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I caught a bug this week. I wasn’t feeling great yesterday, so I missed a day of sharing why we should all be excited about voting on November 8th. Hopefully I didn’t make any of you turn back on your mental path to the polls. Something has been going around my office. It decided, after I’d had a few sleepless nights, I’d be a good host. I disagreed, but it’s a bad listener. I’m sure I won’t get much sicker, but if I did, it would be little more than an inconvenience. See, I have health insurance. If I go to the doctor, I give them only a copay. If I get a bunch of tests done, I don’t pay a fee. If I need a prescription, I hand them my card. Both Dave and I are on plans with our employers, but that hasn’t always been the case. I’ve had a few short spans of time without insurance and Dave has had even more. It was in our days of invincible youth, so we weren’t worried, but we should have been. We laughed about it as we crossed a dangerous street or ate suspect food. Thankfully, we didn’t have any disasters during those months. There were avoided check-ups, well-used stashes of Dayquil, and bowls of soup—but no disasters.

I would have benefited from the Affordable Care Act’s requirement that parents be allowed to keep children up to the age of 26 on their plans. My parent’s more generous government policy helped for awhile, but once I graduated from college, I was booted from that one as well. Dave got shown the door long before. That particular change came too late for us, but the others might not have. Now, I’m not allowed to be charged more by insurance companies because I’m a woman. Preventative health care includes women’s care more broadly than it used to. I can’t be denied insurance based on a pre-existing condition and I can’t be denied my insurance benefits just because I got too sick too many times that year. So far, none of that has changed my life, but that’s because I’m lucky.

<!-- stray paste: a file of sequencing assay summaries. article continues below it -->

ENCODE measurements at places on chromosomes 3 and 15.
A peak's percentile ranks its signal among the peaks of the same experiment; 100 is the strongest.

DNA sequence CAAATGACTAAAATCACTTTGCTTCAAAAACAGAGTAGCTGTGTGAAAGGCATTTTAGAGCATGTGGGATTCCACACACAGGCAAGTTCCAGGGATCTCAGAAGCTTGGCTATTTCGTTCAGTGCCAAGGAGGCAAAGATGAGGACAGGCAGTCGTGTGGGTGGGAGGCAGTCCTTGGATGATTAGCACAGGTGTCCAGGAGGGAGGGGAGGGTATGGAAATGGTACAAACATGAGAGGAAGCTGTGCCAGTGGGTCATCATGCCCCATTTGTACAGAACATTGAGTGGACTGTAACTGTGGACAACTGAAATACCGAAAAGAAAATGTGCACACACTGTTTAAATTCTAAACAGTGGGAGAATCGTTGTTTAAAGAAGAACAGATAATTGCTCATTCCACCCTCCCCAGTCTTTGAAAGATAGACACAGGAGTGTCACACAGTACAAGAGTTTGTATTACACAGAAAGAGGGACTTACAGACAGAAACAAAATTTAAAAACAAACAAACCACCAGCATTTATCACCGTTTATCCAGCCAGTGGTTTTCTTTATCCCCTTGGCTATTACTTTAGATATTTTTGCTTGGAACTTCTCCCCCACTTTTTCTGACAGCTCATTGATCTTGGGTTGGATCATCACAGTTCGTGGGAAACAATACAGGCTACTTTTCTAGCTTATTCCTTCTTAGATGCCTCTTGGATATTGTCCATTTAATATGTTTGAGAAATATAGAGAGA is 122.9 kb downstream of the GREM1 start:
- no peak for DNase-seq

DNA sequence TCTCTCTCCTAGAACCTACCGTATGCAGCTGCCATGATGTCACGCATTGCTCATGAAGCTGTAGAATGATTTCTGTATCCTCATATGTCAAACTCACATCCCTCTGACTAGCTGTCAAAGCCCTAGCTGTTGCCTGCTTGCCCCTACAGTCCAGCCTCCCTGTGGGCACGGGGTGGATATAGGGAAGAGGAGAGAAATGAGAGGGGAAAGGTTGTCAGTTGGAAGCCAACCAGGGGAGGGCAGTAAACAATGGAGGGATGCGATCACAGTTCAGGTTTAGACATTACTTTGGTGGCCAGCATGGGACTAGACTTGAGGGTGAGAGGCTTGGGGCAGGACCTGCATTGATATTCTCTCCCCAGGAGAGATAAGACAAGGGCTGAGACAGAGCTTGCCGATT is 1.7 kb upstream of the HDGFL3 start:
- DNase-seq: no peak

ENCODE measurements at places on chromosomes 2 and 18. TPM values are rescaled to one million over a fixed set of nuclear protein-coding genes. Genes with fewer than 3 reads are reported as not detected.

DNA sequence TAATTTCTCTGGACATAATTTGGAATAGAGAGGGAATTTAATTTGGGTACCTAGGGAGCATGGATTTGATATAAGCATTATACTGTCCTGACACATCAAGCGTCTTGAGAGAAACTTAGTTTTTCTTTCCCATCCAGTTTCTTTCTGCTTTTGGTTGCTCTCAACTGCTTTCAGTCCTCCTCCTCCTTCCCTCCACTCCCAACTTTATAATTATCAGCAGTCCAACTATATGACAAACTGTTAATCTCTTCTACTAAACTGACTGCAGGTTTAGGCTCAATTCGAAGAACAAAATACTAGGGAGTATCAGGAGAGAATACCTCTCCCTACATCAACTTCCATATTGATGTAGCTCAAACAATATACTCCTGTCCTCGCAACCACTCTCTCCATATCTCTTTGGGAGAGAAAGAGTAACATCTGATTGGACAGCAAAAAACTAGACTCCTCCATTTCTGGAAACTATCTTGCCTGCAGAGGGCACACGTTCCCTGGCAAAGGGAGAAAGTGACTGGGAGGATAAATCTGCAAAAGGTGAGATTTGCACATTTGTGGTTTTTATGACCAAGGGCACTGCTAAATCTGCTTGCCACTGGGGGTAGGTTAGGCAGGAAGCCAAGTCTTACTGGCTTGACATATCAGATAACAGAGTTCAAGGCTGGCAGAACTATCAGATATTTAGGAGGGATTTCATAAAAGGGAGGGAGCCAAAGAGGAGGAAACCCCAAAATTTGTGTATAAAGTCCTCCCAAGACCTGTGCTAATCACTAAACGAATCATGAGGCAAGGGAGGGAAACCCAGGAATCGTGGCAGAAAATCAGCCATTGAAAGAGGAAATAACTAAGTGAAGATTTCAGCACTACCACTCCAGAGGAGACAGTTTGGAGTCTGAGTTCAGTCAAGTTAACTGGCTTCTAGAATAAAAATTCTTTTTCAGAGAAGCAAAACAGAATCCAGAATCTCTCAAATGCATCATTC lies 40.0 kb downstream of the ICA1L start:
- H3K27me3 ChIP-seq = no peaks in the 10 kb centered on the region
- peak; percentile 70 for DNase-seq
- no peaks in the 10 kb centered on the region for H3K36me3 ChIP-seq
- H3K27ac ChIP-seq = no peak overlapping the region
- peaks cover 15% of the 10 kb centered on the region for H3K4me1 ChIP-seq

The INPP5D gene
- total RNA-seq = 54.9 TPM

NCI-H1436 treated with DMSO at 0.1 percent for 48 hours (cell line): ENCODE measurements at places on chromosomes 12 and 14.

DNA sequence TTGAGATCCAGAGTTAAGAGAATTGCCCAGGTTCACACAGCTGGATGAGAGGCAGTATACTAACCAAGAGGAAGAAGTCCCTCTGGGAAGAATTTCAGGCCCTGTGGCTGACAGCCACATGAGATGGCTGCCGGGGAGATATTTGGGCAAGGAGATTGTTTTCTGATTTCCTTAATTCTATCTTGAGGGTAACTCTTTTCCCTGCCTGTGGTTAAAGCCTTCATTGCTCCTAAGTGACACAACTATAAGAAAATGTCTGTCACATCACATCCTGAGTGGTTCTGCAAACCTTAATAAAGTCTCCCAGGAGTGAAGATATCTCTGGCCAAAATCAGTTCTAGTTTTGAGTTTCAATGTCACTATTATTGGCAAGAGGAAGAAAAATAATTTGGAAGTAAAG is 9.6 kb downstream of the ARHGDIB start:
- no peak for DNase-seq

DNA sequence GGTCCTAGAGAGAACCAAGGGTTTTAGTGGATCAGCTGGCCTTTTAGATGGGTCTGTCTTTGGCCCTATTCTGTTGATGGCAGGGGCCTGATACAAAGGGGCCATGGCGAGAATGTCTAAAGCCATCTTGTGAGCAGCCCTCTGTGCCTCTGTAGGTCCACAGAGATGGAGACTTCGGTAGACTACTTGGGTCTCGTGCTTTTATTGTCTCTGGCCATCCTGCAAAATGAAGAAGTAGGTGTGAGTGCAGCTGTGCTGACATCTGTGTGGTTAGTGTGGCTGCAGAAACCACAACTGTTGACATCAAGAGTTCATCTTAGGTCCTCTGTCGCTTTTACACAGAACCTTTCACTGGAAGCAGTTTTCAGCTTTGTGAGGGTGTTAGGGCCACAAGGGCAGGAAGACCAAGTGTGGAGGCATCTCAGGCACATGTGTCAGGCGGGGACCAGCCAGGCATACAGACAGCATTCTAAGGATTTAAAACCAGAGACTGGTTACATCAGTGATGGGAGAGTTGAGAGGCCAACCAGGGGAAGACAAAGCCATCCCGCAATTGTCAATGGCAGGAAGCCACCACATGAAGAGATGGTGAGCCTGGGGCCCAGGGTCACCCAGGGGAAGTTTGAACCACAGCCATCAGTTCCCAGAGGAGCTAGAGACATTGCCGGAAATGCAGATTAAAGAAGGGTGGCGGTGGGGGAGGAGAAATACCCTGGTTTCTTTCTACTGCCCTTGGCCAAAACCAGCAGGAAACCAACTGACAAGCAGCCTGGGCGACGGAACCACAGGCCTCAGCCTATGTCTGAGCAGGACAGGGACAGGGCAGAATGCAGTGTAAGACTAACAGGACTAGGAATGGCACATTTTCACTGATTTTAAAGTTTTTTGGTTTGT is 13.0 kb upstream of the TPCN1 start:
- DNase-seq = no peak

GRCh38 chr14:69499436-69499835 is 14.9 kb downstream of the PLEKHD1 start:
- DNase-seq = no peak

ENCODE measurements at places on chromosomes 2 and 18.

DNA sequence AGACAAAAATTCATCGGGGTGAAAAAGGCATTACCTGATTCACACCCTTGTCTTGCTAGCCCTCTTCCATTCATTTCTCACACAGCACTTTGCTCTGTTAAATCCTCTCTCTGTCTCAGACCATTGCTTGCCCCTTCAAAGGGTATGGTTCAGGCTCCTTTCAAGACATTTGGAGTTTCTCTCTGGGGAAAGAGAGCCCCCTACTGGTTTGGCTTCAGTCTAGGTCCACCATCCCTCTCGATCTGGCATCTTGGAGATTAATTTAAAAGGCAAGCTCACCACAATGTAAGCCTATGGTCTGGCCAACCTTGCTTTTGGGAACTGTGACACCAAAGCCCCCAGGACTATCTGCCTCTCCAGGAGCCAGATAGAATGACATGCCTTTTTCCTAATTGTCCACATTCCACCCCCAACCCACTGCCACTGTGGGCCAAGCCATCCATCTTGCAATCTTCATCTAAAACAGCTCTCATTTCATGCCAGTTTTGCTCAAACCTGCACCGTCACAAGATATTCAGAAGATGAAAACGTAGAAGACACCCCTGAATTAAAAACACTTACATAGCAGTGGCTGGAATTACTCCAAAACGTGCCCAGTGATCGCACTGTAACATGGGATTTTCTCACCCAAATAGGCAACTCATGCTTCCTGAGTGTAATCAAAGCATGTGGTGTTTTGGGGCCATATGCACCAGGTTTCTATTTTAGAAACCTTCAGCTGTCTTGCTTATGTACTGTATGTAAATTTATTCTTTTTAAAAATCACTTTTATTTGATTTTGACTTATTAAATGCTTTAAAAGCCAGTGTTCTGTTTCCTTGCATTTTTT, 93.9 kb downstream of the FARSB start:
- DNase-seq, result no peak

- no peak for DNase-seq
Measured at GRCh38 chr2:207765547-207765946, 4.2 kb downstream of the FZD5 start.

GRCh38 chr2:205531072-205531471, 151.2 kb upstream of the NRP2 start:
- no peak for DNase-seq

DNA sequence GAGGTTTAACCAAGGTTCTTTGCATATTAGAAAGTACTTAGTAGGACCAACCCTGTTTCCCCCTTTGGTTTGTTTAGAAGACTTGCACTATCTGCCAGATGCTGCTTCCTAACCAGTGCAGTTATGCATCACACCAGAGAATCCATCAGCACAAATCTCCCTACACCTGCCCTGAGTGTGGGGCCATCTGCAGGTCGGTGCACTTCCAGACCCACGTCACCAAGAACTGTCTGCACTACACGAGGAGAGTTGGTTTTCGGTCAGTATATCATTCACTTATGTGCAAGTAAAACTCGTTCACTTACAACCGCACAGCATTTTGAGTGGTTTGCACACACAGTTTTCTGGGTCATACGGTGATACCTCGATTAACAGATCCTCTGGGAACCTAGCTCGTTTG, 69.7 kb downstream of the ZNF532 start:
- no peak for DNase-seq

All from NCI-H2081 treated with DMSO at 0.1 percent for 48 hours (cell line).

The Act isn’t perfect. There were a lot of compromises made to get it passed. Insurance companies can still make strange and financially motivated decisions about what types of care are necessary. The policies are confusing, allowing for loopholes and high expense limits for patients. People are still falling into massive debt when they get sick. Every week, I see a GoFundMe site for a family who’s been hit by a medical emergency. Their tragic stories made even more tragic by the fact that they have to reach out to their friends and family to pay for the treatment. I’m all for the village mentality, but we already have a village meant to do that job—it’s called insurance. We’re all supposed to pitch in so that, when any one of us needs help, it’s there.

Trump has repeated over and over again that one of the first things he’ll do if he wins the presidency will be to repeal Obamacare. Obama’s opposition loves to hate on the bill, never mind that many of its issues came from the forced compromises. Trump would like to start from scratch, pulling 24 year old’s off their parents insurance and taking away birth control from women across the country. He doesn’t say that out loud, of course, but that’s what it would mean. All those people who have gotten insurance since the bill’s passing? Now uninsured. All those women living in states without a Planned Parenthood? No more free cancer screenings. The people that now have Medicaid because of expanded limits? Back to high cost, low coverage plans.

I think we can all agree this sounds pretty terrible. Luckily, a bit of this is up to us. We can vote for the candidate who is hellbent on pulling us backward or we can vote for the candidate with the goal of moving us forward.

 

Glorious Times